Study published comparing efficacy of LiceFreee to efficacy of permethrin:
Ballenger’s line of questioning is excellent and long overdue on this matter even though better late than never. We are appreciative of his attention to the details and his independence on the matter.
We used to call it “sham death” but whatever you call it — killing the lice may be a misplaced goal when the task is taken out of the product marketing realm and applied to what truly benefits the wellness of a child.
The accountability of claims for product safety and efficacy is grim most of the time. This is a critical issue given that product failure leads to more treatments, more chemical exposures at cost to health, pocketbook and even the environment! One dreadful idea to use an “oral insecticide” prescription treatment can cost $350.00+.
Lindane used as a pediculicide polluted the LA County water supply. http://www.headlice.org/news/2001/nppr.htm
The relaxation of public health standards or outright lack of standards in research jeopardizes prudent and informed treatment decision-making. People are too often guided to untested concomitant use of pesticides and more unfair and unrealistic expectations of product safety and efficacy. Sometimes they call them second-line treatments but they are a whole lot more than that.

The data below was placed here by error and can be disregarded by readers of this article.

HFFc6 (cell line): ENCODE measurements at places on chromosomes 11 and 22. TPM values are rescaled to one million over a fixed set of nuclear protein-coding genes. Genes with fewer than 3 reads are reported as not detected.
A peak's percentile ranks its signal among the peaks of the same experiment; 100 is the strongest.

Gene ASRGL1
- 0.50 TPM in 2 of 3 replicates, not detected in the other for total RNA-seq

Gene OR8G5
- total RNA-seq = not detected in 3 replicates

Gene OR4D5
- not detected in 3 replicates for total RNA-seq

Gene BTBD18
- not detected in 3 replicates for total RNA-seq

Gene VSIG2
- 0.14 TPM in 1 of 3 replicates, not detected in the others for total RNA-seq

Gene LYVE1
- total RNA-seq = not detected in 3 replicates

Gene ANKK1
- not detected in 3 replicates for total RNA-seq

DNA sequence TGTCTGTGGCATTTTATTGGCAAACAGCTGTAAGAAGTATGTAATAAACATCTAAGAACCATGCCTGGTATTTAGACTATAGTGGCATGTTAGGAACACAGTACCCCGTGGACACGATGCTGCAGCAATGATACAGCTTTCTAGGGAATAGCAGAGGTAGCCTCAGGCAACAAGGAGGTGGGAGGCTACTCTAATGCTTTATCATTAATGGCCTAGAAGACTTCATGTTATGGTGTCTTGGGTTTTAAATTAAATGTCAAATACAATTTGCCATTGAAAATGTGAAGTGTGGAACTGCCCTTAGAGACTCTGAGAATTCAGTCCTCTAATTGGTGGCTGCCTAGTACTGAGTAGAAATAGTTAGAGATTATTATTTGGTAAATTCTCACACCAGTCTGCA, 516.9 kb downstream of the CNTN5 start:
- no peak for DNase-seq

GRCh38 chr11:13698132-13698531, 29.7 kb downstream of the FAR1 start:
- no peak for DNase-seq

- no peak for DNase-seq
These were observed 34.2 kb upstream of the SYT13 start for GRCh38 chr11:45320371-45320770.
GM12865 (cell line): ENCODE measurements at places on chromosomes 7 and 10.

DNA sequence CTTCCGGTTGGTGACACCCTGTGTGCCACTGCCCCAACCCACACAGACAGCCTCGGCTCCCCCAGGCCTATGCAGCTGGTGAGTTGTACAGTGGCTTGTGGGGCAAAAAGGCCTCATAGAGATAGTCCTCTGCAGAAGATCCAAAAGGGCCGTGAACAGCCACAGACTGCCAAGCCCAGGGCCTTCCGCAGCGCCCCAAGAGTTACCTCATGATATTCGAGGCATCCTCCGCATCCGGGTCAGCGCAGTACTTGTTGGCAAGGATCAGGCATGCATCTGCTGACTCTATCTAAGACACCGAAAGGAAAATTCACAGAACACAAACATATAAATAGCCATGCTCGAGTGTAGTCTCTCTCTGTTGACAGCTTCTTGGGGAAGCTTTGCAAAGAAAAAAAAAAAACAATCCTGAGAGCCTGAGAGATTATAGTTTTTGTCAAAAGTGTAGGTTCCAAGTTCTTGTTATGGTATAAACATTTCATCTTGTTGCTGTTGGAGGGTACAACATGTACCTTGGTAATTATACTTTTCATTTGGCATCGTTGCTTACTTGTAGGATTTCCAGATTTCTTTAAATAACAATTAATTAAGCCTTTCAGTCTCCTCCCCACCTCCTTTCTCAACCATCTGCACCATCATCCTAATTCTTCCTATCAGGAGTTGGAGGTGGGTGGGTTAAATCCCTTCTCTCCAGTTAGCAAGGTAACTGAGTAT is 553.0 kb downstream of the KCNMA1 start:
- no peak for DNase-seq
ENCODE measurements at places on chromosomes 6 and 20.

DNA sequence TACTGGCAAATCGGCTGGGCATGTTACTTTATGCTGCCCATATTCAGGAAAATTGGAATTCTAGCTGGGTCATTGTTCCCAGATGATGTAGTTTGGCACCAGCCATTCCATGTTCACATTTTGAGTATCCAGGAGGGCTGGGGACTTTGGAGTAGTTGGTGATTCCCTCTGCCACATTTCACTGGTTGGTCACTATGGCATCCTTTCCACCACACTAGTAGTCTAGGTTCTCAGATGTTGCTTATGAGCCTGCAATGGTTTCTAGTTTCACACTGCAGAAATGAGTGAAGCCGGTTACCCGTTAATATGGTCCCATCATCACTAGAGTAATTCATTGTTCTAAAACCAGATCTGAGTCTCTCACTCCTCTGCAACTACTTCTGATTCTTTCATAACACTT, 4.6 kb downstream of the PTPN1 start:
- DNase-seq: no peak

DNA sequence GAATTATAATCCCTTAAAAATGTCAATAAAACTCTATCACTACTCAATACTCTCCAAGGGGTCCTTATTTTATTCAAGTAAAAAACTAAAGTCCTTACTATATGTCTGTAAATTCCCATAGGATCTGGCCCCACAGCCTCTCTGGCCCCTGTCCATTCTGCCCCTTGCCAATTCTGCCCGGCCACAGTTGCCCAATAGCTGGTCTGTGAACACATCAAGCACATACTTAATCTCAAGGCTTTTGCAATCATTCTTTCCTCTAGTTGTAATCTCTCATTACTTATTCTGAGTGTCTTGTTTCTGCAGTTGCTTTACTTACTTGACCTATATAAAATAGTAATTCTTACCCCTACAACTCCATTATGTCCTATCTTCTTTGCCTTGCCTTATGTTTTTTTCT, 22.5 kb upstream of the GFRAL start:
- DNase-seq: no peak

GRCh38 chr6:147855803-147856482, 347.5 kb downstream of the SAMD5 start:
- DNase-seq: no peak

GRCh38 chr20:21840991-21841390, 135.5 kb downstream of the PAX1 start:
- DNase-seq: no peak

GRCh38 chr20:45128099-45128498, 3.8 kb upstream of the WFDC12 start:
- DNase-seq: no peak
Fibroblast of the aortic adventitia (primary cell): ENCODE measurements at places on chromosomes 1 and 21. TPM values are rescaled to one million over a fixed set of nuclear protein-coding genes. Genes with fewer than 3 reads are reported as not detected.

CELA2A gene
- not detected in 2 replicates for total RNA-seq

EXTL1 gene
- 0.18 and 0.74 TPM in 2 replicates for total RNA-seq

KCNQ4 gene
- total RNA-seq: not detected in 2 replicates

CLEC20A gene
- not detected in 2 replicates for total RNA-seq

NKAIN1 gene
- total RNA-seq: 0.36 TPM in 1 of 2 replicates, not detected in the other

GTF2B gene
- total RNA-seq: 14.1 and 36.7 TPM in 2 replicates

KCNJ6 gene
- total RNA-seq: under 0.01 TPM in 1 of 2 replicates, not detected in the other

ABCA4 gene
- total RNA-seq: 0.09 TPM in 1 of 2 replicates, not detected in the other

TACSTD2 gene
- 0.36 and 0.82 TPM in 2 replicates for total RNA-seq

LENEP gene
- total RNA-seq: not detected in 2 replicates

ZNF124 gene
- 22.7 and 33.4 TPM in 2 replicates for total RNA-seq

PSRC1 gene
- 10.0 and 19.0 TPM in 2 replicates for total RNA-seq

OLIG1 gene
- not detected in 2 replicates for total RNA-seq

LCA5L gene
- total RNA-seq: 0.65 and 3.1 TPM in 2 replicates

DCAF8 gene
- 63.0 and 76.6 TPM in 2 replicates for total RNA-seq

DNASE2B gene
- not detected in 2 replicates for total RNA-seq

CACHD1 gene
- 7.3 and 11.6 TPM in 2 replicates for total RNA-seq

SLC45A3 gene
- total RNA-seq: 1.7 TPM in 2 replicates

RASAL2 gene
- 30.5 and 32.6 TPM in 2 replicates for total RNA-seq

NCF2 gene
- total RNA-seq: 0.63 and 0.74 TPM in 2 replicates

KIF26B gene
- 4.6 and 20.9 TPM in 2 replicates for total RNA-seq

Killing lice while they are on a child must account for the reality that sometimes the chemicals can do to a child what they are designed to do to a louse — another lesson learned from the pesticide lindane. The emphasis on killing lice rather than removing them has created what has been reported as a billion dollar industry of pediculicides. If but one of these remedies delivered on study promises there would be no need for yet another latest greatest product entering the market with or without an FDA approval.
This said, who could disagree with Ballenger’s call for a “what constitutes dead?” standard for scientific research? He also points to the vital need for research independent of the manufacturer which has always been hard to come by.
We defer to the adage — “When there are a lot of treatments for a disease, you can be sure there’s no cure.”
We strive for education in advance of outbreaks, awareness, routine screening and the earliest possible detection and manual removal of lice and nits when there are fewer of them. This approach is available and it remains the best preventive edge we know against the risks of treatments, the louse and misleading product marketing promises.
When it comes to all the information on this subject, there’s a whole lot more to head lice than killing the bug.
Here are the results of the study on Licefreee. Apparently it works. The only catch is that the study was funded by the makers of the product, but still…
Comments are closed.